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Author Topic: The nitrogen cycle  (Read 27986 times)
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« on: November 12, 2007, 08:25:15 PM »

This is cut and pasted from this link : 

Nitrogen Cycle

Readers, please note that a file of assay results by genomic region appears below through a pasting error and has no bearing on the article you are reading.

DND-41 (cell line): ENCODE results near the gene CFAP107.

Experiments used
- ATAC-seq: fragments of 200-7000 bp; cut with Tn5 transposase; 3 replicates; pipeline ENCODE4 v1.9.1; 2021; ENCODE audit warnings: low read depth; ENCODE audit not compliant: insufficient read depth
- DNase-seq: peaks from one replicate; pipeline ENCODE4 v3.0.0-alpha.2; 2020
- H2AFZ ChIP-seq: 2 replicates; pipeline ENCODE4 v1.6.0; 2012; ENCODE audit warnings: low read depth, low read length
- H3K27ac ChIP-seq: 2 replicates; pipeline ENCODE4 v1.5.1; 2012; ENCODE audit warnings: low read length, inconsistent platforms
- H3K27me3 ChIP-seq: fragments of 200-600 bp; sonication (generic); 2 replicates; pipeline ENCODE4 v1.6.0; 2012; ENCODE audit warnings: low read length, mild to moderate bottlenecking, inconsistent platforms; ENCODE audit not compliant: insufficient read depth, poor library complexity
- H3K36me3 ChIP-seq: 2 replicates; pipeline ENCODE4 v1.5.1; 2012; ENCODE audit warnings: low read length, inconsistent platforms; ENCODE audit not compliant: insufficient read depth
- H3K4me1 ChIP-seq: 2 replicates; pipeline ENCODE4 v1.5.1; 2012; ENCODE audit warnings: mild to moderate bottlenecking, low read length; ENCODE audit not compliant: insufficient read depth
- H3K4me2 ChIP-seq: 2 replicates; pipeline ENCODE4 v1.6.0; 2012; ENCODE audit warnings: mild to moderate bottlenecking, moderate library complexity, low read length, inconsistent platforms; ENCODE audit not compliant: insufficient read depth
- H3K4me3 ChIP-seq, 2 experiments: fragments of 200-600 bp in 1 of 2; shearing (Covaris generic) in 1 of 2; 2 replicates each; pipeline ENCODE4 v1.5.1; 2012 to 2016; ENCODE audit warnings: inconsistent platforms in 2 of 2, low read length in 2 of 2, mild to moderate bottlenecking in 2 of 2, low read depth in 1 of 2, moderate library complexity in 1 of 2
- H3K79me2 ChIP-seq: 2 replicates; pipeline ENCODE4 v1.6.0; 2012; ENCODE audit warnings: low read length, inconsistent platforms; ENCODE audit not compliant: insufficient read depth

Introduction: First of all What the heck is this and why would you care? Well, this cycle is the mistake of all newbies to the hobby and why most people fail in their attempts at keeping fish! This cycle is the natural way food, fish waste, and fish breathing is broken down in the aquarium. After the tank is setup and you put those little fishes in the tank the cycle starts. Yes, that is right the cycle starts the second the fish are dropped in the tank! The first thing that happens is the fish breathing. Through breathing the fish enter into the tank along with Carbon Dioxide and other gases is Ammonia. This Ammonia is the first step in the cycle. This Ammonia is broken down into Nitrite and later on the Nitrite is broken down into Nitrate. This Nitrate is the final stage in the cycle and is the easiest element to keep in check and the least toxic to the fish in the tank. These elements must be closely monitored and kept in check. Through biological filtration these elements can be kept at minimums. Biological filtration is very important in any aquarium. These filters are, undergravel filters, ceramic pipe and sponges in canister filters, Bio Wheels on back box filters, and others which we will go into more depth in other pages. These filters are where helpful bacteria can attach themselves and grow to remove these different chemicals and make your tank healthy for your fish. Where most people fail being new to the hobby is not understanding this cycle. Me being one of them and having your tank become a glass coffin. Food broken down in the tank also adds to the ammonia levels and is one of the leading causes to fish deaths in a new tank by newbies. Over feeding fish is a major no-no! Especially in an unestablished new tank. And the smaller the tank the worse off it is. Small amounts of water are very unforgiving. For this reason when starting a new tank feed your fish very little!!! The fish will survive on very little food with no problems but by over feeding and sending ammonia level off the charts they will surely visit fishy heaven. Well lets get into each part of the cycle.